Around the Town: March 18, 2011

Written by Town of Hempstead Supervisor Kate Murray Friday, 18 March 2011 00:00

Boat Shrink Wrap Recycling Program

After a cold and snowy winter, we are all looking forward to warmer, sunnier days. With the arrival of spring just around the corner, boating season is fast approaching, and removing the shrink wrap that protects vessels from ice, water and debris is part of a springtime ritual for many boat owners. As the time for boat launching approaches, Hempstead Town is pleased to remind boaters of our boat shrink wrap recycling program.

While shrink wrap serves a vital role during boat storage periods, the non-biodegradable plastic covering can clog landfills and find its way into local waterways when it’s discarded in the spring. The Town of Hempstead’s shrink wrap recycling program is making it easier for boaters to protect the planet and enjoy boating at the same time.

 

From the Desk of Senator Jack Martins: March 18, 2011

Written by Senator Jack Martins Friday, 18 March 2011 00:00

State Budget Needs Budgeting

I often say that many elected officials in Albany look at the state from 30,000 feet. They see the quilt pattern of the various terrains, they see communities, but they don’t see people.  Much the same way, many of these same elected officials oftentimes make decisions without having an understanding as to how the decisions will impact people directly.  I don’t believe that there is any sinister motive, just a lack of perspective and understanding. 

As a father and husband, as a businessman, and as a former local mayor, my perspective is somewhat different. I have seen first-hand how decisions made in Albany can impact our counties, towns, villages and schools as well as our residents and businesses here in our Long Island communities. I have seen how state mandates oftentimes add layers of unnecessary and wasteful spending that our local governments would like to be rid of, but can’t.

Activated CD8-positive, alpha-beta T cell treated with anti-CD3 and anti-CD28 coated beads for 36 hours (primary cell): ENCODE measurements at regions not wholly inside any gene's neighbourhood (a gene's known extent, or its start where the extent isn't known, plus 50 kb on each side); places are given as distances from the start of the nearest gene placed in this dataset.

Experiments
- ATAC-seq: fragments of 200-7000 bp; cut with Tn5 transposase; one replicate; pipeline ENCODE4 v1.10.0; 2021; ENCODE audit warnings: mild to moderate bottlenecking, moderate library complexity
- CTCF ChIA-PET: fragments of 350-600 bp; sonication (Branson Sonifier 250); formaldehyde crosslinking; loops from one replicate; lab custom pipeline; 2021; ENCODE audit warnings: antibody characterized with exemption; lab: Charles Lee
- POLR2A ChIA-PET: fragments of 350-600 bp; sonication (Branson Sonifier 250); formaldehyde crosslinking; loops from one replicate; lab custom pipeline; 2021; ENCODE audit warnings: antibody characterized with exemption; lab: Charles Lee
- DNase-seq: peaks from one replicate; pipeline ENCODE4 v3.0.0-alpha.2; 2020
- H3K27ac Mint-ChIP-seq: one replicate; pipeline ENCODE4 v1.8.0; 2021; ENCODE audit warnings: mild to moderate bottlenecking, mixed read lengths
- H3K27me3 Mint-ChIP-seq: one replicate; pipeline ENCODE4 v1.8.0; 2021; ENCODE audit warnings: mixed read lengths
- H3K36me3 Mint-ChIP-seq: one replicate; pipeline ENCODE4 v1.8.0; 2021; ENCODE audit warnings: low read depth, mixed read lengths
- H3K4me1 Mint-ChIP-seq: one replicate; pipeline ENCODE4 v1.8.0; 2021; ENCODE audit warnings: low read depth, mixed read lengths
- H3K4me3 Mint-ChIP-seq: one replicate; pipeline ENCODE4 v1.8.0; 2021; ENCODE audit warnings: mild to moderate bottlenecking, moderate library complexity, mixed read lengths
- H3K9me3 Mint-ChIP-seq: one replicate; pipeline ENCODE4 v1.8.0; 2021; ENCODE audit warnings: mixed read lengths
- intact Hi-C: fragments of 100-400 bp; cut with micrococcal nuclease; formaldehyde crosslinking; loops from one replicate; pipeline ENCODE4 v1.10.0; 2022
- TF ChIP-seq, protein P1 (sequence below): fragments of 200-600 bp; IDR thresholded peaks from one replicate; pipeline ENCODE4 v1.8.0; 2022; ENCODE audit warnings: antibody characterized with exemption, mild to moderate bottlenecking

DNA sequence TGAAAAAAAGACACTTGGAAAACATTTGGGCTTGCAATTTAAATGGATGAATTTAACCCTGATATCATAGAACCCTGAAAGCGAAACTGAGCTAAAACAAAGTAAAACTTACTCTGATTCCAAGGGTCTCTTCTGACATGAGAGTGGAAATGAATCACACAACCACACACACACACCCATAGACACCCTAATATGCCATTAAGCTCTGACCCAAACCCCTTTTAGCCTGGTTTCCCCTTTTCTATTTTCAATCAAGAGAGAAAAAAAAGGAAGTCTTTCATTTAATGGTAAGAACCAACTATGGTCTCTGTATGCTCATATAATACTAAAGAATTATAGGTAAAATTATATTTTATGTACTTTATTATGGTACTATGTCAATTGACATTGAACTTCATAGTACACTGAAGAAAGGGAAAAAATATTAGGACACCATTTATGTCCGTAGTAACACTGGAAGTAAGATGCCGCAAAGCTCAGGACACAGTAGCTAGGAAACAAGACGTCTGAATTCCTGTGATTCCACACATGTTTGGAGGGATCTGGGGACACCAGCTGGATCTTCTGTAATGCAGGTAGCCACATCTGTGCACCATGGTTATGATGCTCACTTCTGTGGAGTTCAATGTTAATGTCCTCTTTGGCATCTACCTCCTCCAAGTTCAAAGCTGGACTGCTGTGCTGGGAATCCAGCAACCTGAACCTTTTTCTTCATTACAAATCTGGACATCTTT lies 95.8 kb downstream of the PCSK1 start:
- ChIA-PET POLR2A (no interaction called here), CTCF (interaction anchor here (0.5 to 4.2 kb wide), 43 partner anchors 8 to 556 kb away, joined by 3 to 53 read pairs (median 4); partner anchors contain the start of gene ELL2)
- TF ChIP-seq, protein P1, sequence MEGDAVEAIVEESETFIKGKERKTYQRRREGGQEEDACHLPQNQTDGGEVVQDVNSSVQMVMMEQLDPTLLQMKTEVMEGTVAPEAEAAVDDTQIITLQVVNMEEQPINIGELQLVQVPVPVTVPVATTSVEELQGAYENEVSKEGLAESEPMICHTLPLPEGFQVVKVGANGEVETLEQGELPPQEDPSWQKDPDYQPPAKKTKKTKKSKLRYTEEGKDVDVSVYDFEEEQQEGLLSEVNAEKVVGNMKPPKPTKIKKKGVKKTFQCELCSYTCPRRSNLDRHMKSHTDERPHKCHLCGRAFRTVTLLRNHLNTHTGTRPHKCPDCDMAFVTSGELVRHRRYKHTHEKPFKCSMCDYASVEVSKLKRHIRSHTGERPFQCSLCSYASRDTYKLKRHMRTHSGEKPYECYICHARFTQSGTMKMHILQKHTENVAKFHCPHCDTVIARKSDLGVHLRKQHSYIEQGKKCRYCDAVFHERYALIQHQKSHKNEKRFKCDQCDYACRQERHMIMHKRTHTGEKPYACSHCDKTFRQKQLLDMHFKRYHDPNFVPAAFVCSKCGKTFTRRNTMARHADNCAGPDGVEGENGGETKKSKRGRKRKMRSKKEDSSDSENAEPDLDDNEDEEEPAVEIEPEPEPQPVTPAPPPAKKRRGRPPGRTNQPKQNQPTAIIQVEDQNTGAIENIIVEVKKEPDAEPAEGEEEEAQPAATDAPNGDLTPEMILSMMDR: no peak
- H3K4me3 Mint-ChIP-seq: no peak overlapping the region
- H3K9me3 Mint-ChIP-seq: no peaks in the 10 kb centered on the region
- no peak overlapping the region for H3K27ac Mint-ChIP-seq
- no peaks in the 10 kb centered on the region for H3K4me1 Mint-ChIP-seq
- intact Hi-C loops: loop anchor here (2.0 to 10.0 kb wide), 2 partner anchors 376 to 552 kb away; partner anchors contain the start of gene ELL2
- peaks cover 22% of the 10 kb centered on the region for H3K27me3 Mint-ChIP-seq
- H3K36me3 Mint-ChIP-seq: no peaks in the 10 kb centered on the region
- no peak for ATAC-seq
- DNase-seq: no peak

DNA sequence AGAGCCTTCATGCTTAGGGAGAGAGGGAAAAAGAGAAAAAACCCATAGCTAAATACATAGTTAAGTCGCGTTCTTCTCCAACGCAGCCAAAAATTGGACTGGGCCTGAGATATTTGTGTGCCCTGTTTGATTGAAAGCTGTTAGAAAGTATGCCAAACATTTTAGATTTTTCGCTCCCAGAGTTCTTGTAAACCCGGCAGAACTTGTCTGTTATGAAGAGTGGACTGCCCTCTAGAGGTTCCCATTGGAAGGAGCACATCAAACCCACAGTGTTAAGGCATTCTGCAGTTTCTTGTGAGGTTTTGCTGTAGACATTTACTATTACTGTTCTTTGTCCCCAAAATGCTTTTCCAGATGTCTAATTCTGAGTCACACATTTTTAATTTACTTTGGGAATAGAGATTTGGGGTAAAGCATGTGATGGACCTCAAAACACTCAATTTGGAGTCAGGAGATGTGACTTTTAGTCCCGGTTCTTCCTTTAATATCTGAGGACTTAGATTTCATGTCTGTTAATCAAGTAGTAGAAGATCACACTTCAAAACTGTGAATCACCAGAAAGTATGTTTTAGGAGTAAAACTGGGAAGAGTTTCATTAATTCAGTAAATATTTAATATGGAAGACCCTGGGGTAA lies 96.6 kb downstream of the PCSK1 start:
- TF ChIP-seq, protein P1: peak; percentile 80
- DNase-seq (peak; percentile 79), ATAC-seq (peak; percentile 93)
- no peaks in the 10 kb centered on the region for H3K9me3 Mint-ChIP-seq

Letter: Planned Parenthood Calls on Senators to Reject Political Agenda of House Members

Friday, 11 March 2011 00:00

Last month’s vote by the House of Representatives to strip Planned Parenthood of all federal funding reflects the pursuit of an extreme political agenda by the Republican House leadership.

It is also an outrageous assault on the millions of Americans who rely on Planned Parenthood for primary and preventive health care, including lifesaving breast and cervical cancer screenings, annual exams, birth control, HIV testing, and STI testing and treatment.

This amendment does nothing to reduce the deficit; it does nothing to improve the economy. Its surest outcome is to take health care away from American women who cannot afford to pay for it on their own.

 

Letter: Mill Neck Manor School for the Deaf Seeks Support Against Proposed Funding Cuts

Friday, 11 March 2011 00:00

Governor Cuomo has proposed to eliminate funding for 4201 Schools (for deaf/blind/physically challenged students) for the 2011-12 school year. As a result, Mill Neck Manor School for the Deaf students, and those from 10 other 4201 schools, are in jeopardy! A child who is deaf, blind or physically challenged did not cause the state’s $10 billion deficit. It is wrong to abandon the state’s more than 100-year commitment to these special schools through which these students become productive citizens. It is also wrong to shift these costs to the more than 45 school districts, which send students to Mill Neck Manor!

 

Letter: Serving Is a Privilege

Friday, 04 March 2011 00:00

Serving in the House of Representatives and Senate is an honor, not a career. The Founding Fathers envisioned citizen legislators who would serve their term, go home and back to their work. The following is submitted for reform:

Term limits – one six-year Senate term and three two-year House terms.

No tenure/no pension – A congressperson collects a salary while in office and receives no pay when out of office.

The present and future Congress shall participate in the Social Security program. All future funds shall flow into the Social Security system and Congress shall participate in the system the same as the American people.